CBx Daily

Generational Wealth: Are Black Millennials On Track?

Nov 4

By Earlene Greene

  • Baby Boomers control 53% of the U.S. wealth vs. millennials 4.6%
  • In 2064, the average white family likely will possess $2.7M in wealth vs. $789K for the average Black family

Millennials are set to become the largest generation and portion of the workforce in the U.S. though they continue to lag behind Baby Boomers when it comes to creating generational wealth. People 57 to 75 years old, control 53% of the country’s total wealth, and have a far larger share of the country’s wealth than millennials when they were the same age, 21% compared to the millennials’ 4.6%. Building generational wealth, financial assets passed down from one generation to another, is an uphill battle for millennials, particularly Black millennials whose financial legacy is imperative in closing the racial wealth gap.

Why This Matters: Millennials, on average, are worse off financially than their parents and grandparents.  The median annual wage for Black workers is about 30% lower than that of white workers, and 3.5 million Black households have a negative net worth due to debt, according to a McKinsey & Company report. Oftentimes, the issue with savings and wealth building is low income. In 2064, the average white family will likely possess $2,782,727 in wealth while the average Black family wealth will be $789,164, according to  a report by Elliott and Abacus Wealth Partners, that’s an astonishing 70% disparity.

African American millennials are being shut out of generational wealth building as they tackle rising rent costs and home prices, disproportionate student loan debt, coronavirus economic inequities, and on average, getting married later in life, causing them to delay homeownership and wealth building capabilities. According to a 2018 study from financial services company Legal & General, they found 43% of people under 35 received help from parents or family members when purchasing a home.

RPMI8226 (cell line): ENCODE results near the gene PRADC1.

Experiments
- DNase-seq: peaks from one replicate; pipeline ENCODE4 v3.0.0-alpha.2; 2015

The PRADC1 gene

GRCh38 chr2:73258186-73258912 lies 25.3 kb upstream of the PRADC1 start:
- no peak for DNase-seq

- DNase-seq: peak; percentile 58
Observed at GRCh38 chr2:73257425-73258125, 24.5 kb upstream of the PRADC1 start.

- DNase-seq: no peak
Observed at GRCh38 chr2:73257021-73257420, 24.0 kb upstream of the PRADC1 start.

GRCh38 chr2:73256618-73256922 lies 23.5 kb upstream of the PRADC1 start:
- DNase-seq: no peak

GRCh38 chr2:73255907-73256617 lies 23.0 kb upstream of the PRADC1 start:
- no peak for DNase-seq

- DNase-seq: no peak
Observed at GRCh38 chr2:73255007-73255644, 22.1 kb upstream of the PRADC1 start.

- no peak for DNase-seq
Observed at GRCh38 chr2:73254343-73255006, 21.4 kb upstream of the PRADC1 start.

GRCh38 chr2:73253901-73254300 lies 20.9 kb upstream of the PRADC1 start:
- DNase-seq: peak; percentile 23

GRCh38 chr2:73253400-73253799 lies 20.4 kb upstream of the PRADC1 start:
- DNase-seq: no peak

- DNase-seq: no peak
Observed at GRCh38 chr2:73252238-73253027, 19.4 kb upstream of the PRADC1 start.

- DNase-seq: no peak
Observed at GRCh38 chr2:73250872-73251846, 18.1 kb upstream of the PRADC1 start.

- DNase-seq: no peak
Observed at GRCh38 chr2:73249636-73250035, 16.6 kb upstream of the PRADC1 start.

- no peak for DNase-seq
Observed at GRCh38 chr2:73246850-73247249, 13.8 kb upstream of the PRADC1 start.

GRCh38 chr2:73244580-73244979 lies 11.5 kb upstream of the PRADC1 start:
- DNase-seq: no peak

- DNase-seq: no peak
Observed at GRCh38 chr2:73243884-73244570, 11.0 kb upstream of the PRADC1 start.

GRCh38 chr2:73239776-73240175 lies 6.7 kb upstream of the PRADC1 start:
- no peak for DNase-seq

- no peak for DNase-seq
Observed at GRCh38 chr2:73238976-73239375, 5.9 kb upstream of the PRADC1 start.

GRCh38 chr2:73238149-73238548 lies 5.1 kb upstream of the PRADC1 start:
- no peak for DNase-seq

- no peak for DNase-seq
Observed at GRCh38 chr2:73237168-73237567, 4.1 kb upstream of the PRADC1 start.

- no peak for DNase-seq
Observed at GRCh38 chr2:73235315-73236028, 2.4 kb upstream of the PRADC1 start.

According to Angie O’Leary, head of wealth planning at RBC Wealth Management, Baby Boomers are in a sound enough financial position to pass down their wealth to their children, because they have a significant amount of money in retirement plans, invested heavily in the stock market over the past 30 to 35 years, and bought bigger homes with greater value.

Situational Awareness: Black millennials are more educated, innovative, and capable of building wealth. A journey of a thousand miles begins with one step, setting priorities, starting a savings plan, purchasing a home and other income producing real estate, and even investing in the stock market, or becoming an entrepreneur are all great places to begin. Building wealth is a responsibility we have toward our future generations, and is the foundation for lucrative opportunities, access to better education, health, careers and building up our community.  

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